Posted by: monsonmadness | July 25, 2012

Special needs kids are hilarious (I’m a parent of one, I’m allowed to say that)

And by this title I mean that they are in many ways like innocent little children and have no qualms about saying it like it is!

We adults understand social rules and what we should and shouldn’t say to people, but little children don’t understand these rules.

I have been spending a bit of time with a 10 year old Samoan special needs girl lately. She came to our house for family home evening on Monday and was really cute. Of all the kids, she likes to play with 3 year old Mary the most. I think that she is closer to the same level with her.

A couple of days before that, I was sitting with her during a church meeting. It was an adult meeting, so I’m not sure why she was there, but she and I sat together, and she really wanted my affection. She was playing with my hair, holding my hand, putting her arm around me, laying across my lap etc. Like many other Samoans who have never seen freckles before, she likes to touch them to see what they feel like! I’m quite used to being fondled by strangers now. They’re just curious!

I was really trying to pay attention to the meeting because Elder O. Vincent Haleck of the Quorum of the Seventy and his wife were speaking, and I was really interested in what they were saying. Sister Haleck gave a great talk on reverence that made me reflect a lot on some improvements that I needed to make in my own life. She reminded us that reverence invites revelation and we all need personal inspiration to guide and direct us in our lives. She also suggested that instead of saying “I’m going to church”, we should substitute it with “I’m going to worship”, and then have the same attitude. I think this will really help both me and my kids…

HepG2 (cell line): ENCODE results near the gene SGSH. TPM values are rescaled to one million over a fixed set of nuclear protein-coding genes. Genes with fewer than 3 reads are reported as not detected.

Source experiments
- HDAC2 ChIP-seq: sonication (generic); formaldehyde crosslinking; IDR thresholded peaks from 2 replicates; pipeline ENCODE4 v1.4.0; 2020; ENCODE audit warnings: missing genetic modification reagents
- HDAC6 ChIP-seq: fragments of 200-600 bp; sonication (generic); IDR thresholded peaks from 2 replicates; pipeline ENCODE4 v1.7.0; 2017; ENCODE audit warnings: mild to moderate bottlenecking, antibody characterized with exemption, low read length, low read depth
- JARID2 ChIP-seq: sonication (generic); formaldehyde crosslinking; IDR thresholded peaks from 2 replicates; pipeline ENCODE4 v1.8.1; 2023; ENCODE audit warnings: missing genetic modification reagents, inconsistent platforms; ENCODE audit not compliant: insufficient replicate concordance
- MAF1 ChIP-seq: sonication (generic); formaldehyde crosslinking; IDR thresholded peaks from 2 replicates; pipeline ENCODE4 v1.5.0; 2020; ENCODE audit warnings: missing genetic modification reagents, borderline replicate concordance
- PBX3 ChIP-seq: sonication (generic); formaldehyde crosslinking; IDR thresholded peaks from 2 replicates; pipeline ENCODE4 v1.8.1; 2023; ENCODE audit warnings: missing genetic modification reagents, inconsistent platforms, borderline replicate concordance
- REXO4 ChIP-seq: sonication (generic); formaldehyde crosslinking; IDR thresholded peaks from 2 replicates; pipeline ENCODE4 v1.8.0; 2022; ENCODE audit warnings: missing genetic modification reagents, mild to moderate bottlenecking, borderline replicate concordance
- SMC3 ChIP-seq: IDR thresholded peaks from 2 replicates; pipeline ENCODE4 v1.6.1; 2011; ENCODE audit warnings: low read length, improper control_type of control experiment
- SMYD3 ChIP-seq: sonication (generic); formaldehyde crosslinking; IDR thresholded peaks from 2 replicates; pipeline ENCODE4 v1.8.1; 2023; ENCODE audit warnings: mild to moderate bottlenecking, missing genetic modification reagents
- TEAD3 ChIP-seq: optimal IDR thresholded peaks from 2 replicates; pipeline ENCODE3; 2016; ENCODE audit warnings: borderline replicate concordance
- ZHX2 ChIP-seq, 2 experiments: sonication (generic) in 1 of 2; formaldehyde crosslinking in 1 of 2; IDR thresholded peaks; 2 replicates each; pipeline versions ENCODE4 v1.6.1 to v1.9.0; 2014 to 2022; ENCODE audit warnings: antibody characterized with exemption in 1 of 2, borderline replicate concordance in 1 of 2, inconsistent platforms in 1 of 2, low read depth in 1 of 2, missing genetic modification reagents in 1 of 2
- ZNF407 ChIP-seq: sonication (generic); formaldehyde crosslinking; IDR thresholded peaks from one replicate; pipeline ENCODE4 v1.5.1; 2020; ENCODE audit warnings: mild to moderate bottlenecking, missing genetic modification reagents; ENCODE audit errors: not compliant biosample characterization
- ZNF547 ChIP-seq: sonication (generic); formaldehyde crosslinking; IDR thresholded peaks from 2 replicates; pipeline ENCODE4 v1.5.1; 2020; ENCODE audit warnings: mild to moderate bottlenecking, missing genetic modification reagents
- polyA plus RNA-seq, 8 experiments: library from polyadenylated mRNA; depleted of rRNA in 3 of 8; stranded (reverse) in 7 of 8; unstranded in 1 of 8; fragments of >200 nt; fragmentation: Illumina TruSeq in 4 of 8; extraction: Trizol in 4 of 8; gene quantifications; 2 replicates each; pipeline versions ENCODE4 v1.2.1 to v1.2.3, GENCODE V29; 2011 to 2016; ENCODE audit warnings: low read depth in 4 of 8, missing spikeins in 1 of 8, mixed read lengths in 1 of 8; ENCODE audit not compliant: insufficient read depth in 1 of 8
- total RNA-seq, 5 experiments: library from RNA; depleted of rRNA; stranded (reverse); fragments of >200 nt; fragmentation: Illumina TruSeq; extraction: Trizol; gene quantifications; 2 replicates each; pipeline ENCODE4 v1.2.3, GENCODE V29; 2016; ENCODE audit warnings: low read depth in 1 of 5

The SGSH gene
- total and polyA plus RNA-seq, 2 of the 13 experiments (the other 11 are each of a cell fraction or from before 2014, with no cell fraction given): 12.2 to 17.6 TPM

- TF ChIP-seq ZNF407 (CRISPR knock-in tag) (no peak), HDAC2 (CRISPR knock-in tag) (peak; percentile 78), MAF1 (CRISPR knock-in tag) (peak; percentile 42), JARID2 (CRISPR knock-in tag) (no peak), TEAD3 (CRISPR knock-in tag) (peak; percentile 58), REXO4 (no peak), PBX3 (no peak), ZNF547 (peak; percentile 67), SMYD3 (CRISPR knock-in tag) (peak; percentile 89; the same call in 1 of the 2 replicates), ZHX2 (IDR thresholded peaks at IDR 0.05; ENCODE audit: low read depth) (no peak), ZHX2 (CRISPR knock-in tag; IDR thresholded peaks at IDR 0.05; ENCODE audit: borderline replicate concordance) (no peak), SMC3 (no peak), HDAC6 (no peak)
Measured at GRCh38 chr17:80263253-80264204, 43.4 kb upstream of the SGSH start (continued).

As she continued to teach us about the importance of reverence, my young friend decided that she wanted to chat. She had been holding my hand, turning it over and over, looking at her much larger hand and then my smaller one repetitively. She turned to me and said loudly, “You’re white”.

“Yes” I whispered as I leaned closer to her, “and you’re brown.”

I was hoping that this would end the conversation and that I could go back to listening for a few more minutes. I could feel her staring at me and I knew something else was coming, I just didn’t know what it was going to be. She then shouted out in her best English for the whole congregation to hear, “Why don’t you ever do your hair nice?”

It caught me so off guard that I laughed out loud for a second and forgot that we were sitting on the fourth row in front of a general authority. Neither of us were being our most reverent selves and so I bowed my head to cover my giggles and so I didn’t have to make eye contact with the speaker or with Michael who was sitting up on the stand conducting the meeting.

I never even gave her an answer. Poor girl. She asked a legitimate question after all.

I blame the humidity.


  1. bwa ha ha!

  2. Hilarious!!!!!

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